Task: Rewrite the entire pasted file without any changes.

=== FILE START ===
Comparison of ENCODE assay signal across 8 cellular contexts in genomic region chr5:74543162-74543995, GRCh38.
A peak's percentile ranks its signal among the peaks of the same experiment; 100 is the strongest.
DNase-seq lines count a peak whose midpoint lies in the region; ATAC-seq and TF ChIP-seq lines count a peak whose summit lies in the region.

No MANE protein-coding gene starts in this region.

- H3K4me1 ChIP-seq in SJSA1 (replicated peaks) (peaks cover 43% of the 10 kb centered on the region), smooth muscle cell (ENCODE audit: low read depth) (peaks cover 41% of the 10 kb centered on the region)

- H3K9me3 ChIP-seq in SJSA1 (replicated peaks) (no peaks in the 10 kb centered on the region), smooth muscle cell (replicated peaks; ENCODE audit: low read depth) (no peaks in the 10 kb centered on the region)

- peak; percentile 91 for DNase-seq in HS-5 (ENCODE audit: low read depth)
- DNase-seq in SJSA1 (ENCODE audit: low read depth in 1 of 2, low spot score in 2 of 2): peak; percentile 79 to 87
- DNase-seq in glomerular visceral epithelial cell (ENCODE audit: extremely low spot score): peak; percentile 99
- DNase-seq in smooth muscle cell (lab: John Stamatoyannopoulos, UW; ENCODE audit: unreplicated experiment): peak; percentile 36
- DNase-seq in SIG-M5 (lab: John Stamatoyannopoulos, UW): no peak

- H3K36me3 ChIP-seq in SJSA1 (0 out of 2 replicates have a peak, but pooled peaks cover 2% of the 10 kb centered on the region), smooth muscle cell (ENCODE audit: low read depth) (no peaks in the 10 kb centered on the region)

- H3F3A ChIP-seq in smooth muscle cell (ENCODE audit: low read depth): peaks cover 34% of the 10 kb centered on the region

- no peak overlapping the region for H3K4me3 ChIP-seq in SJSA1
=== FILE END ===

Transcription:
Comparison of ENCODE assay signal across 8 cellular contexts in genomic region chr5:74543162-74543995, GRCh38.
A peak's percentile ranks its signal among the peaks of the same experiment; 100 is the strongest.
DNase-seq lines count a peak whose midpoint lies in the region; ATAC-seq and TF ChIP-seq lines count a peak whose summit lies in the region.

No MANE protein-coding gene starts in this region.

- H3K4me1 ChIP-seq in SJSA1 (replicated peaks) (peaks cover 43% of the 10 kb centered on the region), smooth muscle cell (ENCODE audit: low read depth) (peaks cover 41% of the 10 kb centered on the region)

- H3K9me3 ChIP-seq in SJSA1 (replicated peaks) (no peaks in the 10 kb centered on the region), smooth muscle cell (replicated peaks; ENCODE audit: low read depth) (no peaks in the 10 kb centered on the region)

- peak; percentile 91 for DNase-seq in HS-5 (ENCODE audit: low read depth)
- DNase-seq in SJSA1 (ENCODE audit: low read depth in 1 of 2, low spot score in 2 of 2): peak; percentile 79 to 87
- DNase-seq in glomerular visceral epithelial cell (ENCODE audit: extremely low spot score): peak; percentile 99
- DNase-seq in smooth muscle cell (lab: John Stamatoyannopoulos, UW; ENCODE audit: unreplicated experiment): peak; percentile 36
- DNase-seq in SIG-M5 (lab: John Stamatoyannopoulos, UW): no peak

- H3K36me3 ChIP-seq in SJSA1 (0 out of 2 replicates have a peak, but pooled peaks cover 2% of the 10 kb centered on the region), smooth muscle cell (ENCODE audit: low read depth) (no peaks in the 10 kb centered on the region)

- H3F3A ChIP-seq in smooth muscle cell (ENCODE audit: low read depth): peaks cover 34% of the 10 kb centered on the region

- no peak overlapping the region for H3K4me3 ChIP-seq in SJSA1